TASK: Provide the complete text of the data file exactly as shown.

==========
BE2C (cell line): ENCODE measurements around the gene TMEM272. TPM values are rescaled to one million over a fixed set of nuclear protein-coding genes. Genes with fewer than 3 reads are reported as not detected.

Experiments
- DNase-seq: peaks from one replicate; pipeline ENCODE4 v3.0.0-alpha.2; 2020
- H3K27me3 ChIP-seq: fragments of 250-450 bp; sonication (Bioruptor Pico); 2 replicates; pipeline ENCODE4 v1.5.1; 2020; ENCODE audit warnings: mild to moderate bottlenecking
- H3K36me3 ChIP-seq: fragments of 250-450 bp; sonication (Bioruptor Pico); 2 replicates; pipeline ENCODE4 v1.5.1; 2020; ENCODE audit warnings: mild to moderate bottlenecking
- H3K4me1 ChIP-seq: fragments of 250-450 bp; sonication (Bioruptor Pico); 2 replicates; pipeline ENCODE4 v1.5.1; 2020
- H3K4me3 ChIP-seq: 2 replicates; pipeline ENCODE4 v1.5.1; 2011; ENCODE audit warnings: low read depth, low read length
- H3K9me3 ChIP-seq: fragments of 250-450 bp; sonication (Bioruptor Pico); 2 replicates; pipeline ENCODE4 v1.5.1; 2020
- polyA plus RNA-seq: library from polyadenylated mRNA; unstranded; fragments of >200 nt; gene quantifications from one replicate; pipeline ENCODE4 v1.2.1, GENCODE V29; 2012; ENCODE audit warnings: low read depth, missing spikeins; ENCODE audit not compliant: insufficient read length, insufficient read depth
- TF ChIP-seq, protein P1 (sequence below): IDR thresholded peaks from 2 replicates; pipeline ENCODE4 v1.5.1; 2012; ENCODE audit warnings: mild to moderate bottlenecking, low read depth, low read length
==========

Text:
BE2C (cell line): ENCODE measurements around the gene TMEM272. TPM values are rescaled to one million over a fixed set of nuclear protein-coding genes. Genes with fewer than 3 reads are reported as not detected.

Experiments
- DNase-seq: peaks from one replicate; pipeline ENCODE4 v3.0.0-alpha.2; 2020
- H3K27me3 ChIP-seq: fragments of 250-450 bp; sonication (Bioruptor Pico); 2 replicates; pipeline ENCODE4 v1.5.1; 2020; ENCODE audit warnings: mild to moderate bottlenecking
- H3K36me3 ChIP-seq: fragments of 250-450 bp; sonication (Bioruptor Pico); 2 replicates; pipeline ENCODE4 v1.5.1; 2020; ENCODE audit warnings: mild to moderate bottlenecking
- H3K4me1 ChIP-seq: fragments of 250-450 bp; sonication (Bioruptor Pico); 2 replicates; pipeline ENCODE4 v1.5.1; 2020
- H3K4me3 ChIP-seq: 2 replicates; pipeline ENCODE4 v1.5.1; 2011; ENCODE audit warnings: low read depth, low read length
- H3K9me3 ChIP-seq: fragments of 250-450 bp; sonication (Bioruptor Pico); 2 replicates; pipeline ENCODE4 v1.5.1; 2020
- polyA plus RNA-seq: library from polyadenylated mRNA; unstranded; fragments of >200 nt; gene quantifications from one replicate; pipeline ENCODE4 v1.2.1, GENCODE V29; 2012; ENCODE audit warnings: low read depth, missing spikeins; ENCODE audit not compliant: insufficient read length, insufficient read depth
- TF ChIP-seq, protein P1 (sequence below): IDR thresholded peaks from 2 replicates; pipeline ENCODE4 v1.5.1; 2012; ENCODE audit warnings: mild to moderate bottlenecking, low read depth, low read length